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Alsum continues 40 years of expansion tradition

by Tad Thompson | January 11, 2011
In 1973, Glen Alsum began repacking potatoes in his 16-square-foot Friesland, WI, garage. Since then, the family business has steadily expanded. The firm was renamed Alsum Farms & Produce Inc. in September to reflect its widening involvement in the produce business.

Glen Alsum was killed in a plane crash in February 1981 and his third cousin, Larry Alsum, took over as general manager and owner in May 1981.

Today, the firm has 120 full-time employees. Rick Kantner, who previously ran the North American operations of precut salad company Fresh Express, two years ago became Alsum's director of sales and marketing.

On Jan. 11, Mr. Kantner spoke with The Produce News and described Alsum Farms & Produce as a full-service produce distributor for Wisconsin and northern Illinois. The company, which is 180 miles north of Chicago, offers customers 600 SKUs from a streamlined, food-safe, Primus-certified, 138,000-square-foot refrigerated warehouse. "We have DSD — direct story delivery — to a number of accounts." The firm owns a fleet of 29 tractors and 60 refrigerated trailers to support the business.

The company also grows 1,400 acres of potatoes. Alsum’s farm is an active participant in the Healthy Grown production process that is endorsed by the Wisconsin Potato & Vegetable Growers Association, the World Wildlife Federation and the University of Wisconsin.

A Healthy Grown certification requires adherence to a challenging set of grower standards involving integrated pest management and environmentally friendly practices.

Mr. Kantner said that Healthy Grown involves a “large commitment to growing products in the most healthy way for the land and wildlife.”

Beyond packing its own potatoes in the “Alsum Farms & Produce” brand, the company buys and repacks locally grown produce items as well as bulk potatoes. “We have a network of growers that we have been working with for years,” Mr. Kantner said.

The firm buys russets, red, gold, white and purple potatoes from other parts of the country, “based on availability and seasonality,” and ships potatoes 52 weeks a year. “We ship anyplace in the country we can realistically ship — which is primarily to the East and Southeast and not too much to the West.” In addition to table stock, “part of our business is selling potatoes for processing.”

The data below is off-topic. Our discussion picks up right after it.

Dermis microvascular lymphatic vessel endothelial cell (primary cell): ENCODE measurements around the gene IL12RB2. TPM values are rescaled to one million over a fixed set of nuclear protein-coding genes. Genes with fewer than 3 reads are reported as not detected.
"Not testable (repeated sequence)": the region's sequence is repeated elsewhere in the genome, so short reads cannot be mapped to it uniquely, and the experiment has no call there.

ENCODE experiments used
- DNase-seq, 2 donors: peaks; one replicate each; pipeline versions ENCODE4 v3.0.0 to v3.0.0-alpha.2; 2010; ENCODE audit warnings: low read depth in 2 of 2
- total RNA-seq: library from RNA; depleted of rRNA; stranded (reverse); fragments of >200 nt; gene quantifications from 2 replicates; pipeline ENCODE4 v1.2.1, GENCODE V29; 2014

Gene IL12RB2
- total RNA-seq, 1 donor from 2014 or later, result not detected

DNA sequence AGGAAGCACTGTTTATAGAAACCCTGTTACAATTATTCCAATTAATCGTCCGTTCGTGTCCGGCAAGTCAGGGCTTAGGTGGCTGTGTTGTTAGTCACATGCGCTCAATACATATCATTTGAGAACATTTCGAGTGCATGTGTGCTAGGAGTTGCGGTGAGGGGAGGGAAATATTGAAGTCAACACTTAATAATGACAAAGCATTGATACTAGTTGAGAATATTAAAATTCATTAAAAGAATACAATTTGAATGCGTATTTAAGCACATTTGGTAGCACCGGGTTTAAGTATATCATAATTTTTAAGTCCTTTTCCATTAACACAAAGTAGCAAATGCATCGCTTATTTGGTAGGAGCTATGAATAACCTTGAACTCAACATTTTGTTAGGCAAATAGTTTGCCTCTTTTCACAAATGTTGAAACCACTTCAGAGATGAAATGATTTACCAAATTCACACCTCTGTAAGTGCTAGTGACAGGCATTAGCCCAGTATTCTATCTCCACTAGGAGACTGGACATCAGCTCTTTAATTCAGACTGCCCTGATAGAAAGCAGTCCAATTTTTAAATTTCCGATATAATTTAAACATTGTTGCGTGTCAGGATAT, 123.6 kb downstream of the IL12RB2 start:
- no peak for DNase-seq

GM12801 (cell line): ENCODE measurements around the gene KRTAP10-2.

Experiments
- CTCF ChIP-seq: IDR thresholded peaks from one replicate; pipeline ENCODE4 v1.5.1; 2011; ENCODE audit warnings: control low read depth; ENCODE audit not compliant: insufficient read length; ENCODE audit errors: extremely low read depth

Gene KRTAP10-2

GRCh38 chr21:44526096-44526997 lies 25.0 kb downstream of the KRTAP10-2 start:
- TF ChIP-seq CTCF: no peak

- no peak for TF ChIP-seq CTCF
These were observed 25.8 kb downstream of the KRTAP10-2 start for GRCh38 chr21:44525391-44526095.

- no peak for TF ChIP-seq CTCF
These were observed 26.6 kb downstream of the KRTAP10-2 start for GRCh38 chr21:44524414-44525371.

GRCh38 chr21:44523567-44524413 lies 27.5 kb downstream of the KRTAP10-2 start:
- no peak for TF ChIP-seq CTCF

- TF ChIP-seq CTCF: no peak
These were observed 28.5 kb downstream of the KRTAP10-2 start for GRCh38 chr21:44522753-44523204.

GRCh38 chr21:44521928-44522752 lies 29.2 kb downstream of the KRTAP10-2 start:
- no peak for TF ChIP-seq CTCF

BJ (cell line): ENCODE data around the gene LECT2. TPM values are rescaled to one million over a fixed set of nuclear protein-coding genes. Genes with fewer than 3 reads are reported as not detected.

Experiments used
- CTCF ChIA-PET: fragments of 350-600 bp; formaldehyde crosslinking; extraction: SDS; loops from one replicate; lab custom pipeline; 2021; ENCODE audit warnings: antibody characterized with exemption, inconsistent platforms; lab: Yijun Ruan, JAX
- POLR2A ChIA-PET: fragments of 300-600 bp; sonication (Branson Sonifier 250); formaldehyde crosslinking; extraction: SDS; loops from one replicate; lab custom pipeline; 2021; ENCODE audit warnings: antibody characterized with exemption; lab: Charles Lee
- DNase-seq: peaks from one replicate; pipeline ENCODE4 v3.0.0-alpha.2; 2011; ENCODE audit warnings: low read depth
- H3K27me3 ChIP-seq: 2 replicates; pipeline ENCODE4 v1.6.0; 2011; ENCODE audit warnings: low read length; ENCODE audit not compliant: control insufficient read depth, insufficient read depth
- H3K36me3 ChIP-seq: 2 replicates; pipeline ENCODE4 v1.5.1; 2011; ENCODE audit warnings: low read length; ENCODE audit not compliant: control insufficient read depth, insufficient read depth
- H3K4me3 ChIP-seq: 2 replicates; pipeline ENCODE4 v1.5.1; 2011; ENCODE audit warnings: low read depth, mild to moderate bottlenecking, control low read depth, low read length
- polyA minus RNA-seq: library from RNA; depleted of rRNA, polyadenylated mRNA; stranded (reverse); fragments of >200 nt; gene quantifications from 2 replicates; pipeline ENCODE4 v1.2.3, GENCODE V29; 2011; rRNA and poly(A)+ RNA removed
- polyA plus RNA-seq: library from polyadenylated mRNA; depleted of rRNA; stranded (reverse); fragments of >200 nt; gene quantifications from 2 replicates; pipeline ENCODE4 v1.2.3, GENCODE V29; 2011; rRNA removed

In the fresh potato business, “we sell organics and all the specialties, like purple fingerlings. Whatever the customer needs.”

Mr. Kantner said, “Potatoes are the backbone of our business. When we sell to our national accounts, a lot is outside the state of Wisconsin, and 99.9 percent of that volume is potatoes and onions. Within the state of Wisconsin and in northern Illinois is where we have our retail business. With them, 30- 35 percent of the business is potatoes, and the rest is fruits and vegetables.”

In the produce distribution, Alsum’s “real thrust of business has been in retail grocery.” The firm does serve some “nearby restaurants. We do some business with state bids, with state institutions.” The company also sells produce locally to help school fundraisers “and support the community.”

At the Produce Marketing Association’s Fresh Summit convention in October 2010, Alsum introduced its first value-added product at its booth, which is the “Fast & Fresh” brand of red and gold potatoes, presented in microwavable packaging. “We don’t do this in russets. We had a little different idea.”

Mr. Kantner said that, generally, Alsum competes “with anyone who sells potatoes, onions and produce. In some cases, a company like ours is a pure wholesaler. We are the grower of potatoes. And therefore we have a source of supply. The trick is to have [a potato] supply 52 weeks a year.”